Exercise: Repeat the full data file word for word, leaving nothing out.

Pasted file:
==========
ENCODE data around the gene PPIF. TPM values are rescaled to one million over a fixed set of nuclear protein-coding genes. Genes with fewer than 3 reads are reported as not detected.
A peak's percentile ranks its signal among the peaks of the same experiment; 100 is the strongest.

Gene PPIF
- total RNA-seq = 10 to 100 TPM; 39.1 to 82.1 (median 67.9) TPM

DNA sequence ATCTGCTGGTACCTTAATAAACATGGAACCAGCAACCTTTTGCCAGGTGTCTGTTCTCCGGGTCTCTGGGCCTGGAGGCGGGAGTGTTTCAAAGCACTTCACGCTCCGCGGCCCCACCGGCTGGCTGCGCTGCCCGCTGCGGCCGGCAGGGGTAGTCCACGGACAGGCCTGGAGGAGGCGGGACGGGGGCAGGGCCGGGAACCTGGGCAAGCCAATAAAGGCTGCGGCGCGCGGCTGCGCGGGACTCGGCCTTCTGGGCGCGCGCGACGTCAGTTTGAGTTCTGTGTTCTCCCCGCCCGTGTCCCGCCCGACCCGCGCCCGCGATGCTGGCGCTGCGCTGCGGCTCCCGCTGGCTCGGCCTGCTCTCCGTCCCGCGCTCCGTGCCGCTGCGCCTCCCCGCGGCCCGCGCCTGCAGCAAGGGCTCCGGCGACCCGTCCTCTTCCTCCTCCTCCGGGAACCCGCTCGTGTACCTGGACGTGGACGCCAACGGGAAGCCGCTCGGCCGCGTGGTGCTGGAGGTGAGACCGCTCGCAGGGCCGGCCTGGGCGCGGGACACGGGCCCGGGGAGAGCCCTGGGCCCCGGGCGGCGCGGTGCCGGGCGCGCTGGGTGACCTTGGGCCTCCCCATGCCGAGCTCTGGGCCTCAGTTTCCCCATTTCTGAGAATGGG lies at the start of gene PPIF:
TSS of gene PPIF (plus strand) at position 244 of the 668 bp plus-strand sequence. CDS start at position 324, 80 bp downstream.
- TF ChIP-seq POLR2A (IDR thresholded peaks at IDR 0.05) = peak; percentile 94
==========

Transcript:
ENCODE data around the gene PPIF. TPM values are rescaled to one million over a fixed set of nuclear protein-coding genes. Genes with fewer than 3 reads are reported as not detected.
A peak's percentile ranks its signal among the peaks of the same experiment; 100 is the strongest.

Gene PPIF
- total RNA-seq = 10 to 100 TPM; 39.1 to 82.1 (median 67.9) TPM

DNA sequence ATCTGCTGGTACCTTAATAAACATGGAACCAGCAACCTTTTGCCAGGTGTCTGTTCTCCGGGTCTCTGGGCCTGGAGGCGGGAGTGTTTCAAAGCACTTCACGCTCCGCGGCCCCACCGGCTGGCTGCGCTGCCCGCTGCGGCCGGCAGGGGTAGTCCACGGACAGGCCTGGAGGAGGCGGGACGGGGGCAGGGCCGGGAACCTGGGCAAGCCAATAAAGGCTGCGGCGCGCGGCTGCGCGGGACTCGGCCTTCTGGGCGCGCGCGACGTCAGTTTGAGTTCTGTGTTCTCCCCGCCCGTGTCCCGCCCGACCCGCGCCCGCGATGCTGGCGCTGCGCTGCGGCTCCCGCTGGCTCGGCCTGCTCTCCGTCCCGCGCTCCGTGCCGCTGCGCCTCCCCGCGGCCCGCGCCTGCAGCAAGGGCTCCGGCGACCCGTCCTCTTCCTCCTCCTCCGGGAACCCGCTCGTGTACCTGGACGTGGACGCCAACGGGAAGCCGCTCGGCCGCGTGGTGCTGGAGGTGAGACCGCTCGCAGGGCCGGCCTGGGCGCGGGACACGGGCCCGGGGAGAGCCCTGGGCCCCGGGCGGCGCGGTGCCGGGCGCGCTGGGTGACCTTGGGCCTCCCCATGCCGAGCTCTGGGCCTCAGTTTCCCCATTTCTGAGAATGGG lies at the start of gene PPIF:
TSS of gene PPIF (plus strand) at position 244 of the 668 bp plus-strand sequence. CDS start at position 324, 80 bp downstream.
- TF ChIP-seq POLR2A (IDR thresholded peaks at IDR 0.05) = peak; percentile 94